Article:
A minor question: What is your favorite emoji to use on Slack?

My favorite emoji just in general is the heart eyes emoji, because I just feel like it conveys a lot of different things. I use that when my team does a really great job, and when they share a really interesting piece of research. I’m just so proud of them, so I use the heart eyes emoji. I also use that for my kids, and when I’m reacting to somebody’s new baby. It’s an all-in-one, “This is my happy reaction.”

Sorry, I had to ask. You have a third element to your strategy.

The third one is this idea that delight really matters. This is building on some of the things that I already said before, but there is a delight in increased productivity. There is a feeling of delight when things just work well, and when something that used to take 20 steps is now something that just happens automatically.

I think people have grown accustomed to the fact that a lot of enterprise tools are clunky. A lot of enterprise tools don’t do exactly what you think they’re going to do, or they require more steps than they should. We’re trying to focus on delightful interactions and experiences so that people come to Slack and say, “Oh, my gosh. That just works.”

That in itself is very delightful to people. We hear that a lot in the research that we do, that these seamless experiences are causing this really delightful feeling that is helping them grow their love for Slack. It feels good to be productive. It feels like you’re working with a tool that you want to continue working with. Not just because it helps you do your job, but because it just makes everything easier, and makes everything feel good.

We think about that both in terms of how we’re building our product, but then also the research that my team does, which is, how can we really measure that type of thing? How can we make sure that people are feeling good about their experience on Slack? What are the experiences that really do make people feel that delight?

You have these three pillars to your UX strategy. What’s a simple way that that might manifest in terms of the user experience?

One of the first things that I talked about was really understanding people problems. Not just understanding what people are asking for, but what is the root of that need? One common thing that people need to be able to do is they need to be able to share a document in a channel in order to get feedback from a colleague, for example. One thing that people do a lot on Slack is they share a Google Doc in a channel, and then they ask people for feedback.

The ability to share a Google Doc and have it show up in a channel—I don’t want to say it’s a simple engineering feat, because it’s probably not, but that seems like a simple solution. Let people do that. Let people share a Google Doc in a channel and have it show up.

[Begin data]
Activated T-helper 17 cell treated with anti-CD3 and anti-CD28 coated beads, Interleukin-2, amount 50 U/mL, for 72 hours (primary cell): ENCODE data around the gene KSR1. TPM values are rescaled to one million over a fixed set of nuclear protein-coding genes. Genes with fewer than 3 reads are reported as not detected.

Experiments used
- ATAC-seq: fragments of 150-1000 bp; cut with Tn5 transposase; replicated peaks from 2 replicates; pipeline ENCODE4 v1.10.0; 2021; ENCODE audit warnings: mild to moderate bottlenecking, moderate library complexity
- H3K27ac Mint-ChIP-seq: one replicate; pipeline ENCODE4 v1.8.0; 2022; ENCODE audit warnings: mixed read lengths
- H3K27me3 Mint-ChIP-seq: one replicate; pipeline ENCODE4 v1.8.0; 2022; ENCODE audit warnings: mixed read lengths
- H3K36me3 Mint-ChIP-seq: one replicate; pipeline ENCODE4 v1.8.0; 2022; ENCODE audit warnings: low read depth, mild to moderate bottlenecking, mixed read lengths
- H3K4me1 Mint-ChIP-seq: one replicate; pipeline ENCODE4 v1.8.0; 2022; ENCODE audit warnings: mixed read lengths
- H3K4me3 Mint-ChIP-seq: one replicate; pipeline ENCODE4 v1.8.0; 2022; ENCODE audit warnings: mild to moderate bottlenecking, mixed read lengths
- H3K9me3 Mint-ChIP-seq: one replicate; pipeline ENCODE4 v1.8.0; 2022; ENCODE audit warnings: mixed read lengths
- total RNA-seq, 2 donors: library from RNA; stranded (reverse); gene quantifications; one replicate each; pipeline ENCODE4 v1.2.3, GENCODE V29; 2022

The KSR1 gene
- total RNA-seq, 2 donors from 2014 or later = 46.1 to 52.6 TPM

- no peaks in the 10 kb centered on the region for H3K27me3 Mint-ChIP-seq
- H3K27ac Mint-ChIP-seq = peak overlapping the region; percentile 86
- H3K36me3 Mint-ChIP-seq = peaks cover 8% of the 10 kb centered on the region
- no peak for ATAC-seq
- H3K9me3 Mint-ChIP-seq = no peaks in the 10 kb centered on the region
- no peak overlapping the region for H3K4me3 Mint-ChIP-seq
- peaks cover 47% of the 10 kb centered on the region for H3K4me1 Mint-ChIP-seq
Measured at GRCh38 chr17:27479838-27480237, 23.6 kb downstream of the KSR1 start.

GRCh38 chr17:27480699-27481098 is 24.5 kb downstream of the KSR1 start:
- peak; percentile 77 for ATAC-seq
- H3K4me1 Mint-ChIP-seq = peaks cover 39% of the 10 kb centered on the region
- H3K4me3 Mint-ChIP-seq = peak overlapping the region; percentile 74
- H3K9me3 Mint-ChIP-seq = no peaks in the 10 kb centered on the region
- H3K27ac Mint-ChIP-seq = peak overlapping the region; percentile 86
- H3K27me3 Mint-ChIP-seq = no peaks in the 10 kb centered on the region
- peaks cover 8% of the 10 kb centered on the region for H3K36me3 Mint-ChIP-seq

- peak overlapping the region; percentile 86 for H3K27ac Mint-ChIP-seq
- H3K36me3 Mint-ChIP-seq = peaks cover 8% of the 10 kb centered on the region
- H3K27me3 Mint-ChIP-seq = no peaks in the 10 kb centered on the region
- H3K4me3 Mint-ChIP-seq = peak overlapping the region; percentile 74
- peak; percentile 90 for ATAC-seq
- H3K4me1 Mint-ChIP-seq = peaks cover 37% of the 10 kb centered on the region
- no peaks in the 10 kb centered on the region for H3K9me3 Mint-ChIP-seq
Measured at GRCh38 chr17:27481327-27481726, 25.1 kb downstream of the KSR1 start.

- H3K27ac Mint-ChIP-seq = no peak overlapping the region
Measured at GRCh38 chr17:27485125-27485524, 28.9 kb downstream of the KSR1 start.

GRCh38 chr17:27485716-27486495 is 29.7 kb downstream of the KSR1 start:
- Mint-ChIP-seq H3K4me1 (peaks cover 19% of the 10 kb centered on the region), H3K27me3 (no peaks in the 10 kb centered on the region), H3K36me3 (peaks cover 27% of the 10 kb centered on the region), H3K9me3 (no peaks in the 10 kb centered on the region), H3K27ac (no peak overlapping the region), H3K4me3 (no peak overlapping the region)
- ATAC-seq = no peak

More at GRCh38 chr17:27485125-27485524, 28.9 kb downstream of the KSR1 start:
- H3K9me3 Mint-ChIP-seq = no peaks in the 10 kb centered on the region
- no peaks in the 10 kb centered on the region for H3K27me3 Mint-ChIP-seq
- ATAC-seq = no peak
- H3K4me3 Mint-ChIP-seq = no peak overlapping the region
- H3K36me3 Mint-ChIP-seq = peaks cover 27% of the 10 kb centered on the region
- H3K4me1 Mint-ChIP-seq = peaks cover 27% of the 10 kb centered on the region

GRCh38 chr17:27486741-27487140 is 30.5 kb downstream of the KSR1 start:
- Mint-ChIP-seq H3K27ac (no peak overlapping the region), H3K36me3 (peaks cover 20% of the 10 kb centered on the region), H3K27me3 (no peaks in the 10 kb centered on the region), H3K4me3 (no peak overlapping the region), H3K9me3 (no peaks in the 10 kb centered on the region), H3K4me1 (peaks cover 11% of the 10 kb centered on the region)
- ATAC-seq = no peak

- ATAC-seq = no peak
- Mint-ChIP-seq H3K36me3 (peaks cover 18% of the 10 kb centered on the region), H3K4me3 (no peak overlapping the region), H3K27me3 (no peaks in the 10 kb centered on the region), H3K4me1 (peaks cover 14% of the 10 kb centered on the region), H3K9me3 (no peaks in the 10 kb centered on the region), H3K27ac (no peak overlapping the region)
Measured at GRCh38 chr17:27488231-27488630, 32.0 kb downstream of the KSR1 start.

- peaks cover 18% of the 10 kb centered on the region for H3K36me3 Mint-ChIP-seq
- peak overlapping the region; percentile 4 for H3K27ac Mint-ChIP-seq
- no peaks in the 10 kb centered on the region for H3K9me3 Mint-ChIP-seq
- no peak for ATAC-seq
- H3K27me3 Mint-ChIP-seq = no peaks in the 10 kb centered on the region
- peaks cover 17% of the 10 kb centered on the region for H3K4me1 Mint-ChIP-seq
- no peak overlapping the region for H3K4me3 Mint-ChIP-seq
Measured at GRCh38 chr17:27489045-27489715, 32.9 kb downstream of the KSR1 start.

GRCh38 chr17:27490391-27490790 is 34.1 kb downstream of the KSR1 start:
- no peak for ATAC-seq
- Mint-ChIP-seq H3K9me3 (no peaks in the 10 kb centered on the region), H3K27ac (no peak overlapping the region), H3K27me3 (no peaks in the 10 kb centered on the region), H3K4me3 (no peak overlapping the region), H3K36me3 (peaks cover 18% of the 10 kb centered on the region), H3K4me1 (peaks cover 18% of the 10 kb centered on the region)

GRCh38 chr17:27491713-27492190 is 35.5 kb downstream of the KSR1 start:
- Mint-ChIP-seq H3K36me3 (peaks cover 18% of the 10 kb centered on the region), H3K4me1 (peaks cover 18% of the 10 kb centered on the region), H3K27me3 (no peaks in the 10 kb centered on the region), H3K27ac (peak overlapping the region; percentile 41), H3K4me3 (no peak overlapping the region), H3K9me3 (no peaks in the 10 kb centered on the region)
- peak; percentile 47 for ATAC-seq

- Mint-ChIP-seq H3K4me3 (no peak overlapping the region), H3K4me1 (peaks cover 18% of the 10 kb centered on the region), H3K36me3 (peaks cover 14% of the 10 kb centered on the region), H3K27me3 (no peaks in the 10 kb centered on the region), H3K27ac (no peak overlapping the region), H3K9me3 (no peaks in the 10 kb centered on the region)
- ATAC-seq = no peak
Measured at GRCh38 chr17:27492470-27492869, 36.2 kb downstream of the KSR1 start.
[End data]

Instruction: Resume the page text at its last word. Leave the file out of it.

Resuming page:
When we dig a little bit deeper, and we think a little bit more holistically about what are people trying to do, what people are actually trying to do is they’re trying to share a Google Doc in order to get feedback from a colleague.

Tell me if you’ve had this experience—I’ve had it a million times. I share a Google Doc with somebody, and then realize 30 minutes later that they actually didn’t have permission to see it, and that they’re not able to open it because I forgot to open up permissions, which means they’re not actually able to get into the doc, read it and give me feedback.

If I didn’t actually take the time to understand that whole experience, then I might not realize that that is a problem. Now that I know that that’s a problem, it’s something that we can anticipate within Slack and solve before it even becomes a problem.

What we ended up doing based on that is when somebody shares a Google Doc in a channel or in a direct message to somebody, we automatically detect, is that person actually able to see it? Are they able to open it? Have I already given that person permission? If not, we will immediately use Slackbot as an opportunity to say, “Hey, Christina. You just tried to share this doc with Piers, and he’s not able to see it. Would you like to give him permission right now?”

In that very moment, I say, “You’re right. Open up permissions,” problem solved. Doing this extra work helps you anticipate problems before they even happen. That’s the delightful experience that I’m talking about, where the moment that I see that, I think, “I totally made that mistake. I wouldn’t have caught that until later. Slack did that for me.”

That is such a delightful experience, and that wouldn’t happen without us really fully understanding what that people problem is. Let’s take the extra step to really provide that value. Let’s not just cross the feature off the list and let people put their Google Docs in Slack. Let’s think holistically through that whole experience.

Join Christina and other pioneering speakers for CXI 2018 on May 18 in New York City—details and tickets available here.

There’s a generation of professionals who are more accustomed to texting than talking—and work itself has changed along with them. Technology has made remote and flexible office structures a possibility, but often at the expense of the social element that has existed around the office water cooler. Most of the time, none of that is regained in enterprise UX.